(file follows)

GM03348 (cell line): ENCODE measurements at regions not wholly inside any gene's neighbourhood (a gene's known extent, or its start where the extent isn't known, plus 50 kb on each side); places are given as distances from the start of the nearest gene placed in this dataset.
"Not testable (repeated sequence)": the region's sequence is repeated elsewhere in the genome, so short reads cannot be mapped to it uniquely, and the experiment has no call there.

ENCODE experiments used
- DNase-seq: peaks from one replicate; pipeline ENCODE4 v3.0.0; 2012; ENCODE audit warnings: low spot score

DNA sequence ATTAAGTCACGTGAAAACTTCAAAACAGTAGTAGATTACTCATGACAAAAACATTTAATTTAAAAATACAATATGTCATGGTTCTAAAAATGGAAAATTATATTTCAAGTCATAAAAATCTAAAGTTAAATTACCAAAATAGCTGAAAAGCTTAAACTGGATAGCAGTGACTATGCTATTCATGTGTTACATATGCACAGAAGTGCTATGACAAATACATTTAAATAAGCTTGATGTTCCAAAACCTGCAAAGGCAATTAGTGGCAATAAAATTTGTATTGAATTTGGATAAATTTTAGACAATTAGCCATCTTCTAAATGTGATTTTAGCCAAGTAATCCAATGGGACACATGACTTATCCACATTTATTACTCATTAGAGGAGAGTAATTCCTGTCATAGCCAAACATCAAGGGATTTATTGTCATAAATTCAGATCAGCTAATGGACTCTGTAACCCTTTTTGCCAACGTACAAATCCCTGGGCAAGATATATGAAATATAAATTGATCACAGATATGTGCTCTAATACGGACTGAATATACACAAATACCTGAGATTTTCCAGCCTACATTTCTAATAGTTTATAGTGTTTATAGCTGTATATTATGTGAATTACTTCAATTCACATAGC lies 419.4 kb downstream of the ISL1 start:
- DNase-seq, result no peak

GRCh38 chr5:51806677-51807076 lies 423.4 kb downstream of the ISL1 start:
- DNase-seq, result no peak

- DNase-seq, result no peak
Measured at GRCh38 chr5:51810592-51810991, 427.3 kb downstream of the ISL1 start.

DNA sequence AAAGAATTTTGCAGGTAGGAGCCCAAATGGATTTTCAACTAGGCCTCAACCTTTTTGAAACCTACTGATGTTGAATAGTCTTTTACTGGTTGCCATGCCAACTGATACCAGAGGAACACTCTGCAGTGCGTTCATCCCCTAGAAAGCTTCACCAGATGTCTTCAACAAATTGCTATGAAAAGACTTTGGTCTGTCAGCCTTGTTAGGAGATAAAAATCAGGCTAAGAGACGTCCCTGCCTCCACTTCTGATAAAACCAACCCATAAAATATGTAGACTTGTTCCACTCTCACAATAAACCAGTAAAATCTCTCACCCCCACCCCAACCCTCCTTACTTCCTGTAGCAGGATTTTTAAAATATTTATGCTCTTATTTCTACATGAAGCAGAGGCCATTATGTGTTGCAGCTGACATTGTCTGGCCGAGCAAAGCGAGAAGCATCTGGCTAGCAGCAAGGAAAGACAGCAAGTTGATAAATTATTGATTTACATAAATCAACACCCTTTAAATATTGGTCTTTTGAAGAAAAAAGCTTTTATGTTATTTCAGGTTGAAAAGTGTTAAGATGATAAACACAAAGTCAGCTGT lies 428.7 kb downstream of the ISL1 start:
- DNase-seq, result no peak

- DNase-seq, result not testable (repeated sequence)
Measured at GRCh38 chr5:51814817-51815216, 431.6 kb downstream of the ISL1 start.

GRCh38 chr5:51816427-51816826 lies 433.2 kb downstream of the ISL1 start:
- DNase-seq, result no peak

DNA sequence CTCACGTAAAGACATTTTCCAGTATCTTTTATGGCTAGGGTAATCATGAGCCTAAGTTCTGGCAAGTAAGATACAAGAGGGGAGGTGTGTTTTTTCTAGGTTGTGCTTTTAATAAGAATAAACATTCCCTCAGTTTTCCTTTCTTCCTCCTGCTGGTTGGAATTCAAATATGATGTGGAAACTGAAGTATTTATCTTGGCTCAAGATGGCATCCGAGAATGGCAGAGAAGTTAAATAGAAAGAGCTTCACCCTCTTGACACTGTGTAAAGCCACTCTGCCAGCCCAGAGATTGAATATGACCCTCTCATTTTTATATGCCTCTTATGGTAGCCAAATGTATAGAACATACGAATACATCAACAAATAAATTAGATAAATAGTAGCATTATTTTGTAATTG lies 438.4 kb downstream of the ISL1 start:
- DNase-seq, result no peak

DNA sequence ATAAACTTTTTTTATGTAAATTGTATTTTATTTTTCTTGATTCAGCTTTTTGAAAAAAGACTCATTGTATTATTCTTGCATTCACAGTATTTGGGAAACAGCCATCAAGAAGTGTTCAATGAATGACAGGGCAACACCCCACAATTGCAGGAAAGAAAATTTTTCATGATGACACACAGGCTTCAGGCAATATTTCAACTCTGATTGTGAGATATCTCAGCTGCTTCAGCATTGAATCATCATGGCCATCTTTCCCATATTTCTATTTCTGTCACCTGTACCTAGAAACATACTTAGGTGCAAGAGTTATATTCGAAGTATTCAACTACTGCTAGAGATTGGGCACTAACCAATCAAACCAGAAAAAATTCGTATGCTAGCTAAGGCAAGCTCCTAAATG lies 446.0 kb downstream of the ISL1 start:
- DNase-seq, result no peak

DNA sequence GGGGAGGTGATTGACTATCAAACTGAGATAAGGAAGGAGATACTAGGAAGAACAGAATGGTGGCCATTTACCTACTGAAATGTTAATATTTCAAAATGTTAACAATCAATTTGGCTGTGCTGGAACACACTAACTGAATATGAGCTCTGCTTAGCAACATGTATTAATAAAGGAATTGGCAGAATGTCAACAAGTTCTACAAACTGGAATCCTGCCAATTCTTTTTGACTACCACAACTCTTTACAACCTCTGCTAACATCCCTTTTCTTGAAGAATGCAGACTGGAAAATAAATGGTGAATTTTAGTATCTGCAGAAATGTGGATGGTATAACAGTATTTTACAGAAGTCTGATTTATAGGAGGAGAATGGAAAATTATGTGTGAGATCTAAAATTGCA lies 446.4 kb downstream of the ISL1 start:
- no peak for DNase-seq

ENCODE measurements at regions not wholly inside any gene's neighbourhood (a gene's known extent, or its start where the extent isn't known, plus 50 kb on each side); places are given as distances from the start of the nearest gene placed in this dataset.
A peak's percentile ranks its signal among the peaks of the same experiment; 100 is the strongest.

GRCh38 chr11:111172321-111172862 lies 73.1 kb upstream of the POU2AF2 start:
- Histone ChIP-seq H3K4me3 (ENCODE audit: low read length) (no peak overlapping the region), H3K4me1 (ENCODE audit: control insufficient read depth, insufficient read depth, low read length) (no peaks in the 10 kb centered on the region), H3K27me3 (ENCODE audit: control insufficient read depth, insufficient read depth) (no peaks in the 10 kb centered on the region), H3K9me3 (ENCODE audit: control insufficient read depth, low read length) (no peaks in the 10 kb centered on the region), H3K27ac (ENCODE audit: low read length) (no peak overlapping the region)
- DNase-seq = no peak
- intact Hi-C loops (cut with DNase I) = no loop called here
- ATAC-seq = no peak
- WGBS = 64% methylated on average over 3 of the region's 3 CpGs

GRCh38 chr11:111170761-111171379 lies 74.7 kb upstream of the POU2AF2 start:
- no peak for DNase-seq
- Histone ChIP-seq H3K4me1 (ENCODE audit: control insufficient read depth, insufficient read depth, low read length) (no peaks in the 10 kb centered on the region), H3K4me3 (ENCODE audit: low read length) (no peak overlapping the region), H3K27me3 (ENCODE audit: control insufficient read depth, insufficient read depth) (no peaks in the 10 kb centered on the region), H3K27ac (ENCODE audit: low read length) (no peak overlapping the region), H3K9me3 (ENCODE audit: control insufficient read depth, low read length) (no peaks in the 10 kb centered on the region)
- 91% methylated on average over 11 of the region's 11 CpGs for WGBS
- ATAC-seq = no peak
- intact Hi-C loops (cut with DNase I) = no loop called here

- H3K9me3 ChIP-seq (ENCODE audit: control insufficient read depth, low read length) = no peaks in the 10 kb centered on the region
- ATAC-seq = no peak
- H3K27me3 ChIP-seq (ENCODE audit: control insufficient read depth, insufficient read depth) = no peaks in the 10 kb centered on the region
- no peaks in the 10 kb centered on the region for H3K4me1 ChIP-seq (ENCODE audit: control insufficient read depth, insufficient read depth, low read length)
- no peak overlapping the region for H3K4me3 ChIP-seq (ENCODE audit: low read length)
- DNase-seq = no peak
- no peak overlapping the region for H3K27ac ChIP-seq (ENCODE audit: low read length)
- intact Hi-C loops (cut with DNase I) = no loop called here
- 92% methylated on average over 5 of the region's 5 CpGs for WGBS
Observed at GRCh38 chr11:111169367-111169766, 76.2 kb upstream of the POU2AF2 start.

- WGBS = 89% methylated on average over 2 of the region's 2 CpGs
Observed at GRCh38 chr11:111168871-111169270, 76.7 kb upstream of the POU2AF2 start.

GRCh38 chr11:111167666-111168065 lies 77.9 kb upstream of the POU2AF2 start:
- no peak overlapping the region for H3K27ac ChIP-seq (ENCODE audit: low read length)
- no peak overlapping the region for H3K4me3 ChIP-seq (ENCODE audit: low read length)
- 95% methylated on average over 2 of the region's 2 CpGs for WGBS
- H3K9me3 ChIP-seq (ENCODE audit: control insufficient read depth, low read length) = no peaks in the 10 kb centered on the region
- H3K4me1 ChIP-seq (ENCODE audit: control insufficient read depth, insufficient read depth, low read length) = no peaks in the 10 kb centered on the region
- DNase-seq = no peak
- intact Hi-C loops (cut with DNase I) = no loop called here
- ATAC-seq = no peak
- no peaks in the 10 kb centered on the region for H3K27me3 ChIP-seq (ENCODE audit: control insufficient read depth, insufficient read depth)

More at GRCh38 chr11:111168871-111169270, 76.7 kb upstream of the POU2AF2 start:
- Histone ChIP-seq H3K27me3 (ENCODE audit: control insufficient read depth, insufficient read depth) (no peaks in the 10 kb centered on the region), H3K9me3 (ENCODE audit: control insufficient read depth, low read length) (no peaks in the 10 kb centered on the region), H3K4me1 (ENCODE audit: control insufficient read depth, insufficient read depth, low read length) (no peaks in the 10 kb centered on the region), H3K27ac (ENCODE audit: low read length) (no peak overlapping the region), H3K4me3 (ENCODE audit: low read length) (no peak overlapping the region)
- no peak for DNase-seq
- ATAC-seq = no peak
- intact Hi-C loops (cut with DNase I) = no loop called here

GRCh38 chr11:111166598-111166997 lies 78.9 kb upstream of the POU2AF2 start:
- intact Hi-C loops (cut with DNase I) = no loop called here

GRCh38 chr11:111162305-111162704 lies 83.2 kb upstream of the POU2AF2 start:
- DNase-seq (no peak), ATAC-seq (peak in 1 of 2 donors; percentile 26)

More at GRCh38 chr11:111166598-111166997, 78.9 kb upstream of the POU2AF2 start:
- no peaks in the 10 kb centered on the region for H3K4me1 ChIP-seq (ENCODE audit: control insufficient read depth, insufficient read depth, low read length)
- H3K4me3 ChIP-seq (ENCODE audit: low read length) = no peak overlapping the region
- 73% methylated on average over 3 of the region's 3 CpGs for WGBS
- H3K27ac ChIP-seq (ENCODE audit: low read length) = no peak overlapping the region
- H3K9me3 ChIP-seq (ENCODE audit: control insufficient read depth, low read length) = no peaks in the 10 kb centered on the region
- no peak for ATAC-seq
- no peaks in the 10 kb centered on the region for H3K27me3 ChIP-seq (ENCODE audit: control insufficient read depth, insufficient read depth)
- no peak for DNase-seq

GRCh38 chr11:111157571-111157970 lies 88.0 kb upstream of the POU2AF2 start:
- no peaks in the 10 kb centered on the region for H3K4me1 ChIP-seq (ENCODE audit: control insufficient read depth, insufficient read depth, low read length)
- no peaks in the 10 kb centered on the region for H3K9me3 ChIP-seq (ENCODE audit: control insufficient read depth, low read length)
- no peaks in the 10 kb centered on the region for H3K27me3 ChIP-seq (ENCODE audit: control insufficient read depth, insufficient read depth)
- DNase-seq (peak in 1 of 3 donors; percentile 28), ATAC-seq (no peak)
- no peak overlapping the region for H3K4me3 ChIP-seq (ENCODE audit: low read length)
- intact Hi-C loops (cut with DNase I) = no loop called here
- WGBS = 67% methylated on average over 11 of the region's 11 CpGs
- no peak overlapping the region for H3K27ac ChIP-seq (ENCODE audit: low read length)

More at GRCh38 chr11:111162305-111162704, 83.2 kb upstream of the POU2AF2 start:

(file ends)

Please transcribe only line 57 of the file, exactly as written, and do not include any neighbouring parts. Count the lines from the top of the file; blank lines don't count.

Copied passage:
- ATAC-seq = no peak